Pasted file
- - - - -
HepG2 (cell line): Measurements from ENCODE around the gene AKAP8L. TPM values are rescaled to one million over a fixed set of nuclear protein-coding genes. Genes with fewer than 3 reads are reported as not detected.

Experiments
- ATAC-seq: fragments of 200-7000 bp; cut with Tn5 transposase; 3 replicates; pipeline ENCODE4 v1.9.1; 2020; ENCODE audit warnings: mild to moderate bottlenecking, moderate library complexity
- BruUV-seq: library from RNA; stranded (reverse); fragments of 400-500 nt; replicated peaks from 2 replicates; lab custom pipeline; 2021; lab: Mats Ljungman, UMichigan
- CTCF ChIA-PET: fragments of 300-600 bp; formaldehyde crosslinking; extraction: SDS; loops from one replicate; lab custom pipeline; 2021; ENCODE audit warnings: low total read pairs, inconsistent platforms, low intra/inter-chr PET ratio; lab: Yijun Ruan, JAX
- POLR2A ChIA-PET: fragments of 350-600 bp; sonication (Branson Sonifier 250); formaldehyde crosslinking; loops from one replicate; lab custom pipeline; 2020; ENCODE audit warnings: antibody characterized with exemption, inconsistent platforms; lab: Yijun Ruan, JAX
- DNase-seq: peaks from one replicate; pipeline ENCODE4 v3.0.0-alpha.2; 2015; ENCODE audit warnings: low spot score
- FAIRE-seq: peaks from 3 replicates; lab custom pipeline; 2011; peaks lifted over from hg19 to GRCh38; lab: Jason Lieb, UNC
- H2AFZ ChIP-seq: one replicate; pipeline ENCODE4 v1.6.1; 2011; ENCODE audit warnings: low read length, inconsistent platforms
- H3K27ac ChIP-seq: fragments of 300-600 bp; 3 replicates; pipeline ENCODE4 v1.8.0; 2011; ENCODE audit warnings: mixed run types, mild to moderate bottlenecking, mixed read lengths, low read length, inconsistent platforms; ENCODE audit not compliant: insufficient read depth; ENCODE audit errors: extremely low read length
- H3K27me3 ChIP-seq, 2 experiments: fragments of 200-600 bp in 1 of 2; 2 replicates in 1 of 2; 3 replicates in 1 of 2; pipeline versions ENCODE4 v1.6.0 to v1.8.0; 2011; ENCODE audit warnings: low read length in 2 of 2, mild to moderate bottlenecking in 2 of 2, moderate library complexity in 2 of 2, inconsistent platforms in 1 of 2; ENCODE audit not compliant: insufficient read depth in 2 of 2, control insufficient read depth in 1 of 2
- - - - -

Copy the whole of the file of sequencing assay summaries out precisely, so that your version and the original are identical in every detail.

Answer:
HepG2 (cell line): Measurements from ENCODE around the gene AKAP8L. TPM values are rescaled to one million over a fixed set of nuclear protein-coding genes. Genes with fewer than 3 reads are reported as not detected.

Experiments
- ATAC-seq: fragments of 200-7000 bp; cut with Tn5 transposase; 3 replicates; pipeline ENCODE4 v1.9.1; 2020; ENCODE audit warnings: mild to moderate bottlenecking, moderate library complexity
- BruUV-seq: library from RNA; stranded (reverse); fragments of 400-500 nt; replicated peaks from 2 replicates; lab custom pipeline; 2021; lab: Mats Ljungman, UMichigan
- CTCF ChIA-PET: fragments of 300-600 bp; formaldehyde crosslinking; extraction: SDS; loops from one replicate; lab custom pipeline; 2021; ENCODE audit warnings: low total read pairs, inconsistent platforms, low intra/inter-chr PET ratio; lab: Yijun Ruan, JAX
- POLR2A ChIA-PET: fragments of 350-600 bp; sonication (Branson Sonifier 250); formaldehyde crosslinking; loops from one replicate; lab custom pipeline; 2020; ENCODE audit warnings: antibody characterized with exemption, inconsistent platforms; lab: Yijun Ruan, JAX
- DNase-seq: peaks from one replicate; pipeline ENCODE4 v3.0.0-alpha.2; 2015; ENCODE audit warnings: low spot score
- FAIRE-seq: peaks from 3 replicates; lab custom pipeline; 2011; peaks lifted over from hg19 to GRCh38; lab: Jason Lieb, UNC
- H2AFZ ChIP-seq: one replicate; pipeline ENCODE4 v1.6.1; 2011; ENCODE audit warnings: low read length, inconsistent platforms
- H3K27ac ChIP-seq: fragments of 300-600 bp; 3 replicates; pipeline ENCODE4 v1.8.0; 2011; ENCODE audit warnings: mixed run types, mild to moderate bottlenecking, mixed read lengths, low read length, inconsistent platforms; ENCODE audit not compliant: insufficient read depth; ENCODE audit errors: extremely low read length
- H3K27me3 ChIP-seq, 2 experiments: fragments of 200-600 bp in 1 of 2; 2 replicates in 1 of 2; 3 replicates in 1 of 2; pipeline versions ENCODE4 v1.6.0 to v1.8.0; 2011; ENCODE audit warnings: low read length in 2 of 2, mild to moderate bottlenecking in 2 of 2, moderate library complexity in 2 of 2, inconsistent platforms in 1 of 2; ENCODE audit not compliant: insufficient read depth in 2 of 2, control insufficient read depth in 1 of 2